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I'm hoping someone can give me a hand getting this configured. I am trying to get BIND to respond a certain way to reproduce a hosted DNS provider's behavior. I'm fairly new to DNS, but I'm hitting a roadblock that I just can't get past.

When I query my hosting provider's DNS servers, the NS record comes back as an Answer record.

# dnsq NS www.example.com ns.host.com
2 www.example.com:
113 bytes, 1+2+0+2 records, response, noerror
query: 2 www.example.com
answer: www.example.com 3600 NS lb1.example.com
answer: www.example.com 3600 NS lb2.example.com
additional: lb1.example.com 3600 A 1.2.3.4
additional: lb2.example.com 3600 A 5.6.7.8

When I query my internal BIND server, the NS record comes back as an Authority record.

# dnsq NS www.test.com bind.local
2 www.test.com:
110 bytes, 1+0+2+2 records, response, noerror
query: 2 www.test.com
authority: www.test.com 3600 NS lb1.test.com
authority: www.test.com 3600 NS lb2.test.com
additional: lb1.test.com 3600 A 10.254.0.1
additional: lb2.test.com 3600 A 10.254.0.2

The difference ends up changing client behavior in that Authority responses are then queried, but Answer responses are not. (ie. in the second case, ns1.test.com or ns2.test.com is queried to find the "actual" NS record.) This is behavior I would like to avoid. What settings would I change in BIND to have NS records returned as Answer responses?

Edit 1

As requested, here is the relevant sections of the zone file from the hosting provider:

$ORIGIN example.com.
@   86400   IN  SOA <omitted> <omitted> 104 28800 450 1209600 900
lb1 3600    IN  A   1.2.3.4
lb2 3600    IN  A   5.6.7.8
@   172800  IN  NS  ns1.host.com.
@   172800  IN  NS  ns2.host.com.
www 3600    IN  NS  lb1.example.com.
www 3600    IN  NS  lb2.example.com.
ns1 86400   IN  A   <Host's Nameserver>
ns2 86400   IN  A   <Host's Nameserver>

And from my BIND local server:

$TTL 1h
test.com.               IN  SOA ns1.test.com. ns2.test.com. (
    1   ;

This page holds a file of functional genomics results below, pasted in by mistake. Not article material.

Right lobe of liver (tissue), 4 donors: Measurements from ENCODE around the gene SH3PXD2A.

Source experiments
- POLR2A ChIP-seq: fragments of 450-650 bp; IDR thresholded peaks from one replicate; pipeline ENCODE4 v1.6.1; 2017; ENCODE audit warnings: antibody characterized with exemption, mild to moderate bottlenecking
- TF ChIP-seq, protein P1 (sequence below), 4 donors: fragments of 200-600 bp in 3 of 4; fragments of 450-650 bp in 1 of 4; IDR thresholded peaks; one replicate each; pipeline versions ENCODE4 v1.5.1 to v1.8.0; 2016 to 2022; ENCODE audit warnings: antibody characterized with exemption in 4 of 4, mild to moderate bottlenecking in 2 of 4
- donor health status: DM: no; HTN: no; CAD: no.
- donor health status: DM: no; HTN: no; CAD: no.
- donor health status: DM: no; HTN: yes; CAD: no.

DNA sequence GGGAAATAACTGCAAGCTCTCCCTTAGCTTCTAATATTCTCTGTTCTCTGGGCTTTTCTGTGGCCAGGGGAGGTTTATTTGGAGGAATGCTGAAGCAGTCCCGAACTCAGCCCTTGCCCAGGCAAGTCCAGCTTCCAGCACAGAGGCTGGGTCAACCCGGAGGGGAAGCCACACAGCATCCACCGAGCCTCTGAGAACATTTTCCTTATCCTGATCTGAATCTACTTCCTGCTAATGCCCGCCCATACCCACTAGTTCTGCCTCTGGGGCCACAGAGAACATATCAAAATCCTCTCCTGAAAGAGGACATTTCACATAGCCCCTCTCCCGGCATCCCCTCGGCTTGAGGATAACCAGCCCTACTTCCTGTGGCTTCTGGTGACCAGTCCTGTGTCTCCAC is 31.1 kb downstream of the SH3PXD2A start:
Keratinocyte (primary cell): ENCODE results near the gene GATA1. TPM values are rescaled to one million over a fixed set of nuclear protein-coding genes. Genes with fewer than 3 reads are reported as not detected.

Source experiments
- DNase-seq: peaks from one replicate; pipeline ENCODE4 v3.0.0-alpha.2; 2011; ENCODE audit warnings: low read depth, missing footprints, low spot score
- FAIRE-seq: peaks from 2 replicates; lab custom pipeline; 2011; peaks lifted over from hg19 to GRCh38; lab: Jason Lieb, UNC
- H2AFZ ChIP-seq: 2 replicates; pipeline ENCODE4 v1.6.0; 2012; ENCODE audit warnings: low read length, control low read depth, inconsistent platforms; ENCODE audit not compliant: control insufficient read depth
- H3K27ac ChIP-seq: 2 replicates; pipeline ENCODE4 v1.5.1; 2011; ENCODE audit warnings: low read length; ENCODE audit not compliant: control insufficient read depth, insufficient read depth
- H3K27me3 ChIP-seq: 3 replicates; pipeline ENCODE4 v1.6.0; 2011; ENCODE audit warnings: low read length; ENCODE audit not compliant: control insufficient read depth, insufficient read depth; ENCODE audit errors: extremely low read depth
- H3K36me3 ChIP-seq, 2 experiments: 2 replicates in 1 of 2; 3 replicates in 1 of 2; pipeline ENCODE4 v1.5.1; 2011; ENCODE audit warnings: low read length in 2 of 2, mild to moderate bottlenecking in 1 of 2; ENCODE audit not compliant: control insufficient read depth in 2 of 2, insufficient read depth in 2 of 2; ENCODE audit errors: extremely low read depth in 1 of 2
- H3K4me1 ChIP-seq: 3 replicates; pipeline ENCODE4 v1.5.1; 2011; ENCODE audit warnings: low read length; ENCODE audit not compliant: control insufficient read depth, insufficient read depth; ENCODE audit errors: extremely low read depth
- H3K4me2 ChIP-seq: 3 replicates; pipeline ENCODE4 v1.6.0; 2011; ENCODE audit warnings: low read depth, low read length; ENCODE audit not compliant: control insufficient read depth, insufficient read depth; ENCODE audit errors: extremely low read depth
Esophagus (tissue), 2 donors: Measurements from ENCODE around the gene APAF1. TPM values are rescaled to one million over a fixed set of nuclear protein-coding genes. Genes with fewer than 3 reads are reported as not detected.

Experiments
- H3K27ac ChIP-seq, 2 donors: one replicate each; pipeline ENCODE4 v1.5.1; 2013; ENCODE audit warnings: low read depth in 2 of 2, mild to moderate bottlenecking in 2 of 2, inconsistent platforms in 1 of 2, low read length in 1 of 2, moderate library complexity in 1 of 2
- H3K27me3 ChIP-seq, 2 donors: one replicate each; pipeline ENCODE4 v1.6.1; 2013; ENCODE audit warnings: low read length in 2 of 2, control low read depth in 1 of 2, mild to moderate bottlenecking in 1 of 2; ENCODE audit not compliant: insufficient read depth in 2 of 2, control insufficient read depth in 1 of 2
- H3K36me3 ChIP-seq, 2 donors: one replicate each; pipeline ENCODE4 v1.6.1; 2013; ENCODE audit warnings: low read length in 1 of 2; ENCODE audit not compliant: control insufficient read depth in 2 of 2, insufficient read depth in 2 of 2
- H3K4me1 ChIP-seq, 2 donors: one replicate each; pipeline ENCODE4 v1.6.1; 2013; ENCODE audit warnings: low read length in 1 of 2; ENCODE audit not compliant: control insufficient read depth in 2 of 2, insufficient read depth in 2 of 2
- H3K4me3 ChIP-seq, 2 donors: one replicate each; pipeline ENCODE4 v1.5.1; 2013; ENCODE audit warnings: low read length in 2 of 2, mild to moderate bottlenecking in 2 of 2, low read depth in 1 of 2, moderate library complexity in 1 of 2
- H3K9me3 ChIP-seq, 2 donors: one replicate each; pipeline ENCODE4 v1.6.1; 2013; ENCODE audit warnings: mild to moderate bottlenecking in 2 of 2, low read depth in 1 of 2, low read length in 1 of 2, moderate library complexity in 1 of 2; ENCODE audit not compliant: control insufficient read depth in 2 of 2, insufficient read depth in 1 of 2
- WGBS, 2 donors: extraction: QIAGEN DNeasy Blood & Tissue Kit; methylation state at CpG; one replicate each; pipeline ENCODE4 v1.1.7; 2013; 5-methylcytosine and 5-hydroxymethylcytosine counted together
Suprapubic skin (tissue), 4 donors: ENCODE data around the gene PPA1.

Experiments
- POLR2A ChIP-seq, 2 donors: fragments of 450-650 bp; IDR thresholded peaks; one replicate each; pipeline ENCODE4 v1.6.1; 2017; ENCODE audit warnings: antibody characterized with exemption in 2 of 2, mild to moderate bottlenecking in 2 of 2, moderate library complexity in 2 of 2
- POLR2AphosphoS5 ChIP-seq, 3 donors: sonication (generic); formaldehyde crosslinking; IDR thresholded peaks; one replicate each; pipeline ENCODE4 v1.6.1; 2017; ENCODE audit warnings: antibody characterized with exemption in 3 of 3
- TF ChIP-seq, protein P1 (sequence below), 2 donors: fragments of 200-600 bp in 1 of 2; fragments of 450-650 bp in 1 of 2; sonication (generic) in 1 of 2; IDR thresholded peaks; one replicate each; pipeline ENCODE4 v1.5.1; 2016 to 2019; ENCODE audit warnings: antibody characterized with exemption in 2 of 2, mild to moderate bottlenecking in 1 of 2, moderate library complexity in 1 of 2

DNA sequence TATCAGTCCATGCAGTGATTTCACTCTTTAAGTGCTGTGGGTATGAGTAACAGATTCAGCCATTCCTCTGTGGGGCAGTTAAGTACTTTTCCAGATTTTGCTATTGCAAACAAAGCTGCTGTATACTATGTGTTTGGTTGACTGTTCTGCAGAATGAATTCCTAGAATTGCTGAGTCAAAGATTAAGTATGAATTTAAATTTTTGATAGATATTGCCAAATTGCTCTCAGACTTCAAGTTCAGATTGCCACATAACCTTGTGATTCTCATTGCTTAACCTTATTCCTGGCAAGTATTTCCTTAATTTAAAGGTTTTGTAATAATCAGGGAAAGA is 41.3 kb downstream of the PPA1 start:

10000   ;
    3600    ;
    86400   ;
    3600    )   ;
; Name servers
test.com.               IN  NS  ns1.test.com.
test.com.               IN  NS  ns2.test.com.
;
; Addresses
ns1.test.com.           IN  A   10.254.0.1
ns2.test.com.           IN  A   10.254.0.2
lb1.test.com.           IN  A   10.254.0.101
lb2.test.com.           IN  A   10.254.0.102
;
; Delegation
www.test.com.           IN  NS  lb1.test.com.
www.test.com.           IN  NS  lb2.test.com.

What I am trying to do is delegate www.test.com to a pair of DNS load balancer.

Edit 2

As requested, here is the output of a dig against the hosted DNS provider with recursion off:

# dig +norecurse @ns.host.com www.example.com ns

; <<>> DiG 9.5.1-P2.1 <<>> +norecurse @ns.host.com www.example.com ns
; (1 server found)
;; global options:  printcmd
;; Got answer:
;; ->>HEADER<<- opcode: QUERY, status: NOERROR, id: 14494
;; flags: qr; QUERY: 1, ANSWER: 2, AUTHORITY: 0, ADDITIONAL: 2

;; QUESTION SECTION:
;www.example.com.   IN  NS

;; ANSWER SECTION:
www.example.com. 3600   IN  NS  lb2.test.com.
www.example.com. 3600   IN  NS  lb1.test.com.

;; ADDITIONAL SECTION:
lb2.test.com. 3600  IN  A   83.246.78.219
lb1.test.com. 3600  IN  A   96.56.160.204

;; Query time: 88 msec
;; SERVER: 216.239.128.4#53(216.239.128.4)
;; WHEN: Fri Aug 12 12:16:42 2011
;; MSG SIZE  rcvd: 113
share|improve this question
    
Please provide your current zone configuration (scrubbing sensitive details as needed). –  Shane Madden Aug 10 '11 at 19:29
    
Edited the original questions with zone configurations. Hope that helps. –  lawnmowerlatte Aug 10 '11 at 19:58
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2 Answers

up vote 1 down vote accepted

Strictly speaking, bind is correct. There may be additional NS records that the "true nameservers" know about and the client is right to query them to find out.

To duplicate the behaviour of your hosting provider's nameserver, you may have to use the same software. I don't believe you can do it with bind.

share|improve this answer
    
Thanks for the tip. The solution ended up being to modify the software at lb1 and lb2 to return NS records for both nameservers (as opposed to just one). This caused DNS caches to to cache both instead of just one. –  lawnmowerlatte Sep 1 '11 at 12:22
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I suspect your hosting provider's nameserver either is responding recursively or is authoritative for the www.example.com zone. You may want to query with no recursion desired bit off to check.

dig +norecurse @ns.host.com www.example.com ns
share|improve this answer
    
What am I looking for in the output to see if it is authoritative? –  lawnmowerlatte Aug 12 '11 at 16:18
    
# dig +norecurse @ns.host.com www.example.com ns ; <<>> DiG 9.5.1-P2.1 <<>> +norecurse @ns.host.com www.example.com ns ; (1 server found) ;; global options: printcmd ;; Got answer: ;; ->>HEADER<<- opcode: QUERY, status: NOERROR, id: 14494 ;; flags: qr; QUERY: 1, ANSWER: 2, AUTHORITY: 0, ADDITIONAL: 2 ;; QUESTION SECTION: ;www.example.com. IN NS ;; ANSWER SECTION: www.example.com. 3600 IN NS lb2.test.com. www.example.com. 3600 IN NS lb1.test.com. ;; ADDITIONAL SECTION: lb2.test.com. 3600 IN A 83.246.78.219 lb1.test.com. 3600 IN A 96.56.160.204 –  lawnmowerlatte Aug 12 '11 at 16:19
    
Sorry for the mess above, I'll post it in the question. –  lawnmowerlatte Aug 12 '11 at 16:21
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